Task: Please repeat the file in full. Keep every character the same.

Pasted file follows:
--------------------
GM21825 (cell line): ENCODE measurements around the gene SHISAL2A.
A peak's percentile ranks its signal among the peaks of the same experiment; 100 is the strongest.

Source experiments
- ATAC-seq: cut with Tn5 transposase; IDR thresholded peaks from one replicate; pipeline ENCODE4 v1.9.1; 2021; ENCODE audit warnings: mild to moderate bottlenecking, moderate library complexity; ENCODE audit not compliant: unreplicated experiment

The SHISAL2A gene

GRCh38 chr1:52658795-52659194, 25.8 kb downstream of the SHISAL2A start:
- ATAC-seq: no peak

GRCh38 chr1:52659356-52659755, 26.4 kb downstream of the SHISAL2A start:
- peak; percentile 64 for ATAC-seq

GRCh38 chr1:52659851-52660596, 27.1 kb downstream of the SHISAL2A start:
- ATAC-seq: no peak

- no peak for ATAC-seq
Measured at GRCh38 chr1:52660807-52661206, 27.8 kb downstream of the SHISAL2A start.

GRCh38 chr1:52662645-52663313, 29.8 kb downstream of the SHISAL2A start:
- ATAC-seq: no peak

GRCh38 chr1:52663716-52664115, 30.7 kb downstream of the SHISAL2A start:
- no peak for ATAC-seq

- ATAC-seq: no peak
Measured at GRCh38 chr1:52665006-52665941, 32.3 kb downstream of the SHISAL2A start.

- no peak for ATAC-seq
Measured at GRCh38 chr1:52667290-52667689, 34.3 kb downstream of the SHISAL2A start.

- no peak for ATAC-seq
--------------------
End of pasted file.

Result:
GM21825 (cell line): ENCODE measurements around the gene SHISAL2A.
A peak's percentile ranks its signal among the peaks of the same experiment; 100 is the strongest.

Source experiments
- ATAC-seq: cut with Tn5 transposase; IDR thresholded peaks from one replicate; pipeline ENCODE4 v1.9.1; 2021; ENCODE audit warnings: mild to moderate bottlenecking, moderate library complexity; ENCODE audit not compliant: unreplicated experiment

The SHISAL2A gene

GRCh38 chr1:52658795-52659194, 25.8 kb downstream of the SHISAL2A start:
- ATAC-seq: no peak

GRCh38 chr1:52659356-52659755, 26.4 kb downstream of the SHISAL2A start:
- peak; percentile 64 for ATAC-seq

GRCh38 chr1:52659851-52660596, 27.1 kb downstream of the SHISAL2A start:
- ATAC-seq: no peak

- no peak for ATAC-seq
Measured at GRCh38 chr1:52660807-52661206, 27.8 kb downstream of the SHISAL2A start.

GRCh38 chr1:52662645-52663313, 29.8 kb downstream of the SHISAL2A start:
- ATAC-seq: no peak

GRCh38 chr1:52663716-52664115, 30.7 kb downstream of the SHISAL2A start:
- no peak for ATAC-seq

- ATAC-seq: no peak
Measured at GRCh38 chr1:52665006-52665941, 32.3 kb downstream of the SHISAL2A start.

- no peak for ATAC-seq
Measured at GRCh38 chr1:52667290-52667689, 34.3 kb downstream of the SHISAL2A start.

- no peak for ATAC-seq